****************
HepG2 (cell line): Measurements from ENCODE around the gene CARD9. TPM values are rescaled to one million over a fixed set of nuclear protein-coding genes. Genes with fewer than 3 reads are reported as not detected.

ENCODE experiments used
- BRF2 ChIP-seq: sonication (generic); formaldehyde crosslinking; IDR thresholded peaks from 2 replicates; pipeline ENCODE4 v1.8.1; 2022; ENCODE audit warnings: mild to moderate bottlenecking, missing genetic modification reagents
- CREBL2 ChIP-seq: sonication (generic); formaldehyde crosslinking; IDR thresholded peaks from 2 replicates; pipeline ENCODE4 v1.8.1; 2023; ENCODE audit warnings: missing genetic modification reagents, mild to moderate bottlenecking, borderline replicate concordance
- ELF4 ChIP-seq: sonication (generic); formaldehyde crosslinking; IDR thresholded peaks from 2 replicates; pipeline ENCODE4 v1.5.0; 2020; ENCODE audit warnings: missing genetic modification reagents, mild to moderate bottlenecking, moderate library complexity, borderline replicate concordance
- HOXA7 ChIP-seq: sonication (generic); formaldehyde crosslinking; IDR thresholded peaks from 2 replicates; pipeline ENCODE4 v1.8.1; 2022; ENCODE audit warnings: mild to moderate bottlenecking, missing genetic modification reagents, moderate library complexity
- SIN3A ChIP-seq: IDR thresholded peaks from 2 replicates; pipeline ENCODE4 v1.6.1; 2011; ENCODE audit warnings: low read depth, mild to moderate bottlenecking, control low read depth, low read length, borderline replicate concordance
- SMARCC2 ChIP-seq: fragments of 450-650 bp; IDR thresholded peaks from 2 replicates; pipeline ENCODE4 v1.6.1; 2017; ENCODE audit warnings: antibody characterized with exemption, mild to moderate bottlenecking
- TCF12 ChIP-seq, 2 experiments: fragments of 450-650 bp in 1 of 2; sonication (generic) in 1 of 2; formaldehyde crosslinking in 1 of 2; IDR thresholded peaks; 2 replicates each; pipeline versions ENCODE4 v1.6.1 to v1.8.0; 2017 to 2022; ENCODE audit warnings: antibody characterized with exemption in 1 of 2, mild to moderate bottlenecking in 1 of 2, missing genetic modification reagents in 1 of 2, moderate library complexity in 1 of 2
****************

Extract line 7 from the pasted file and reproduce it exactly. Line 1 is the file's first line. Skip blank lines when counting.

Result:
- SIN3A ChIP-seq: IDR thresholded peaks from 2 replicates; pipeline ENCODE4 v1.6.1; 2011; ENCODE audit warnings: low read depth, mild to moderate bottlenecking, control low read depth, low read length, borderline replicate concordance